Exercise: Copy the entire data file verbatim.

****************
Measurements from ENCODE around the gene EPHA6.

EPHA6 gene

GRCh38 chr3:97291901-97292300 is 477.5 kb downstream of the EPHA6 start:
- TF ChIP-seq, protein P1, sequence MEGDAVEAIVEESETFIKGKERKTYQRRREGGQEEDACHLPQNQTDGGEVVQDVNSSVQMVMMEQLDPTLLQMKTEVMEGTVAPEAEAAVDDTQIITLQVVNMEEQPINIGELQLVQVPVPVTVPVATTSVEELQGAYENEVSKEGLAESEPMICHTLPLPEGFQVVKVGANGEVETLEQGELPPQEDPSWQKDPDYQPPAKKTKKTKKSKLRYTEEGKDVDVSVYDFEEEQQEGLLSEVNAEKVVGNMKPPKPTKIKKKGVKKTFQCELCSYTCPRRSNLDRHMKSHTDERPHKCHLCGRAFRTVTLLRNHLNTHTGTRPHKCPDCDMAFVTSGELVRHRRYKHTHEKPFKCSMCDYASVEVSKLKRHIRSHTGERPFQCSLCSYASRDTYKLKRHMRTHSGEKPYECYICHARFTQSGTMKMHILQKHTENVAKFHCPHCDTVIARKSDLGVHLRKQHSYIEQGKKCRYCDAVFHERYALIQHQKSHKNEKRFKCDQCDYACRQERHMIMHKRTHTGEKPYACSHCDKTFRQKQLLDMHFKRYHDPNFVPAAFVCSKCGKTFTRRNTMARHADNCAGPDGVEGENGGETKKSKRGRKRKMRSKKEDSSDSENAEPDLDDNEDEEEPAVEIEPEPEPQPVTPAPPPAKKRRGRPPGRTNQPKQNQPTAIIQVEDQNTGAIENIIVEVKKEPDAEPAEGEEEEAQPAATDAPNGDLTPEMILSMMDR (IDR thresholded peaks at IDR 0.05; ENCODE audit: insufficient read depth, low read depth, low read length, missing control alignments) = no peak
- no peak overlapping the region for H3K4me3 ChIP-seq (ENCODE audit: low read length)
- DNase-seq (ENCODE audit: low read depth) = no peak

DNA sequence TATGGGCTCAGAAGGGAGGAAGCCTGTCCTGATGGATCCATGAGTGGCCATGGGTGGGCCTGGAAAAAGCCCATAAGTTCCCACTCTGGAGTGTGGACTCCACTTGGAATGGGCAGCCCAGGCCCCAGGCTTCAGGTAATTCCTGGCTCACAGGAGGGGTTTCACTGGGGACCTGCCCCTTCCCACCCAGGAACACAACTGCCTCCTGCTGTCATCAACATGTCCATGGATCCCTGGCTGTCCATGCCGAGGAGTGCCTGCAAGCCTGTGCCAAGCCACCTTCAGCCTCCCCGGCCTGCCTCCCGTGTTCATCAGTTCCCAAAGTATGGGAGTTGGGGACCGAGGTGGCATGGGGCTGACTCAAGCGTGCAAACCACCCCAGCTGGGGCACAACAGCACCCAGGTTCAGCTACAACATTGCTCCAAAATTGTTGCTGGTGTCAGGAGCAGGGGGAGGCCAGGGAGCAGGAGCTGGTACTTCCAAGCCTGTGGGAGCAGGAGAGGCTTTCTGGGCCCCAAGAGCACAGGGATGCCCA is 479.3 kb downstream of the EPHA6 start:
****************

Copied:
Measurements from ENCODE around the gene EPHA6.

EPHA6 gene

GRCh38 chr3:97291901-97292300 is 477.5 kb downstream of the EPHA6 start:
- TF ChIP-seq, protein P1, sequence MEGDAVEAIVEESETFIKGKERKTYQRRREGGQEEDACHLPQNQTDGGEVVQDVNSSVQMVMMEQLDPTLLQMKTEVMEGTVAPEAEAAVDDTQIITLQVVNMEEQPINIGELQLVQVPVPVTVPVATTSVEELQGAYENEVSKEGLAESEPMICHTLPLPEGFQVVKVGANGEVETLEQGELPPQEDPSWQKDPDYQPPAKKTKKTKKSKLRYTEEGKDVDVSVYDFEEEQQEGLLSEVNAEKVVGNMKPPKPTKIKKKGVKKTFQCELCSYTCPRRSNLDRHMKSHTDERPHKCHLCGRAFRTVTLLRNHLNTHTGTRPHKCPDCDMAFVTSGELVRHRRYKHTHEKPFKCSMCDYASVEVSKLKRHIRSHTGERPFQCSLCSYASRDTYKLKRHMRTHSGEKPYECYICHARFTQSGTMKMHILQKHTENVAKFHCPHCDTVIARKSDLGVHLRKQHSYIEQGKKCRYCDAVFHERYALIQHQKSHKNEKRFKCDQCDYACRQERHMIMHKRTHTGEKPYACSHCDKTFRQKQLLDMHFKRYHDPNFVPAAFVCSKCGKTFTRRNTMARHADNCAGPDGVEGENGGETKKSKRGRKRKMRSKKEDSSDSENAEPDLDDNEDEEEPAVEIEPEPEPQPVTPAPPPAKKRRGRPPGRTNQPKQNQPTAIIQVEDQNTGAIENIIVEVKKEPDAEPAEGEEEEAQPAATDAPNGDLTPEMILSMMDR (IDR thresholded peaks at IDR 0.05; ENCODE audit: insufficient read depth, low read depth, low read length, missing control alignments) = no peak
- no peak overlapping the region for H3K4me3 ChIP-seq (ENCODE audit: low read length)
- DNase-seq (ENCODE audit: low read depth) = no peak

DNA sequence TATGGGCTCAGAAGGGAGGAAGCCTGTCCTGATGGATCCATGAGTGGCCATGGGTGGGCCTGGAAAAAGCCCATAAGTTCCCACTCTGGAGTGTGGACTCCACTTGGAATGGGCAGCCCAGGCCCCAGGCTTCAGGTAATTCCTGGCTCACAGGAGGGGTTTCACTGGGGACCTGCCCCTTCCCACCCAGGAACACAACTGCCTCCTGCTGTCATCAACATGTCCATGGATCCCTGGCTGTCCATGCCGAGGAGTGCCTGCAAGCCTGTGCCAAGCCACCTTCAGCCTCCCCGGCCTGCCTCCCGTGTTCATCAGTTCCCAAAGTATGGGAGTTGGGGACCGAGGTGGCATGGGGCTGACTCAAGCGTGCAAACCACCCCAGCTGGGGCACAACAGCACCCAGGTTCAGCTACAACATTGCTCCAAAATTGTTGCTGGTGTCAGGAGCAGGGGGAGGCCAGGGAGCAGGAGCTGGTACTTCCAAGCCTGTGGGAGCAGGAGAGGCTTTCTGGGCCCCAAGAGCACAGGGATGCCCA is 479.3 kb downstream of the EPHA6 start: